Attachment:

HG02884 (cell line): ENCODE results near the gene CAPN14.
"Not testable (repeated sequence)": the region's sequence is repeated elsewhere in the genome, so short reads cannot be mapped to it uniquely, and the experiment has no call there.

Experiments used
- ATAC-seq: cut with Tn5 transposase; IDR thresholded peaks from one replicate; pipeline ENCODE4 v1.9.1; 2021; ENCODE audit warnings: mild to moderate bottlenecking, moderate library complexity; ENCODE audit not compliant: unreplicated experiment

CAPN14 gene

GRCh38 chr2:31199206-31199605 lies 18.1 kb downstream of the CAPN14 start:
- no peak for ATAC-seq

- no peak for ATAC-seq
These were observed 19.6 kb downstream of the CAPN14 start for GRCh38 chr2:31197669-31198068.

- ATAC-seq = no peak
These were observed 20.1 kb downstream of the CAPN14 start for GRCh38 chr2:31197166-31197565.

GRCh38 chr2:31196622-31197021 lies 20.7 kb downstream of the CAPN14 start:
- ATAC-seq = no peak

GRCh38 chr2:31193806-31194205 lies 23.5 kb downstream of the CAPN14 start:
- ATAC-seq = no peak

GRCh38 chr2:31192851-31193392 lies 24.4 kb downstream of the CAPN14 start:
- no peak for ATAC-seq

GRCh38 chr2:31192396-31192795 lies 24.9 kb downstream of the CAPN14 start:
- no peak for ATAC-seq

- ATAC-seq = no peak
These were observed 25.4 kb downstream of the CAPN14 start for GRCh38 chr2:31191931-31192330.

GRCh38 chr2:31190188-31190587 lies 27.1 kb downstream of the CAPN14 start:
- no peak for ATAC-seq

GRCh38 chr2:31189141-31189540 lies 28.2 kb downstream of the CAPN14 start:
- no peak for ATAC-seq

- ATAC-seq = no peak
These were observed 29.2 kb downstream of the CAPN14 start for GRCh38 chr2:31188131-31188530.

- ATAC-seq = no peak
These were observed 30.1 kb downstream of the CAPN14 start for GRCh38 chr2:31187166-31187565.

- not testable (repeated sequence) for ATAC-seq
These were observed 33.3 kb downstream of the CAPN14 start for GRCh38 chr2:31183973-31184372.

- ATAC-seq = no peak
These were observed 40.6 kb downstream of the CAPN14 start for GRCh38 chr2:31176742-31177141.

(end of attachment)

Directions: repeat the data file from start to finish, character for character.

HG02884 (cell line): ENCODE results near the gene CAPN14.
"Not testable (repeated sequence)": the region's sequence is repeated elsewhere in the genome, so short reads cannot be mapped to it uniquely, and the experiment has no call there.

Experiments used
- ATAC-seq: cut with Tn5 transposase; IDR thresholded peaks from one replicate; pipeline ENCODE4 v1.9.1; 2021; ENCODE audit warnings: mild to moderate bottlenecking, moderate library complexity; ENCODE audit not compliant: unreplicated experiment

CAPN14 gene

GRCh38 chr2:31199206-31199605 lies 18.1 kb downstream of the CAPN14 start:
- no peak for ATAC-seq

- no peak for ATAC-seq
These were observed 19.6 kb downstream of the CAPN14 start for GRCh38 chr2:31197669-31198068.

- ATAC-seq = no peak
These were observed 20.1 kb downstream of the CAPN14 start for GRCh38 chr2:31197166-31197565.

GRCh38 chr2:31196622-31197021 lies 20.7 kb downstream of the CAPN14 start:
- ATAC-seq = no peak

GRCh38 chr2:31193806-31194205 lies 23.5 kb downstream of the CAPN14 start:
- ATAC-seq = no peak

GRCh38 chr2:31192851-31193392 lies 24.4 kb downstream of the CAPN14 start:
- no peak for ATAC-seq

GRCh38 chr2:31192396-31192795 lies 24.9 kb downstream of the CAPN14 start:
- no peak for ATAC-seq

- ATAC-seq = no peak
These were observed 25.4 kb downstream of the CAPN14 start for GRCh38 chr2:31191931-31192330.

GRCh38 chr2:31190188-31190587 lies 27.1 kb downstream of the CAPN14 start:
- no peak for ATAC-seq

GRCh38 chr2:31189141-31189540 lies 28.2 kb downstream of the CAPN14 start:
- no peak for ATAC-seq

- ATAC-seq = no peak
These were observed 29.2 kb downstream of the CAPN14 start for GRCh38 chr2:31188131-31188530.

- ATAC-seq = no peak
These were observed 30.1 kb downstream of the CAPN14 start for GRCh38 chr2:31187166-31187565.

- not testable (repeated sequence) for ATAC-seq
These were observed 33.3 kb downstream of the CAPN14 start for GRCh38 chr2:31183973-31184372.

- ATAC-seq = no peak
These were observed 40.6 kb downstream of the CAPN14 start for GRCh38 chr2:31176742-31177141.